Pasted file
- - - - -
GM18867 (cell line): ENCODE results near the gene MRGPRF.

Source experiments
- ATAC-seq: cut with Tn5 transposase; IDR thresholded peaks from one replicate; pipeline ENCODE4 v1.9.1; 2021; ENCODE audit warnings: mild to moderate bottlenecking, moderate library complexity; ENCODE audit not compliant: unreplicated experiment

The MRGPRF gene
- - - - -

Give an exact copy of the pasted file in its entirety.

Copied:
GM18867 (cell line): ENCODE results near the gene MRGPRF.

Source experiments
- ATAC-seq: cut with Tn5 transposase; IDR thresholded peaks from one replicate; pipeline ENCODE4 v1.9.1; 2021; ENCODE audit warnings: mild to moderate bottlenecking, moderate library complexity; ENCODE audit not compliant: unreplicated experiment

The MRGPRF gene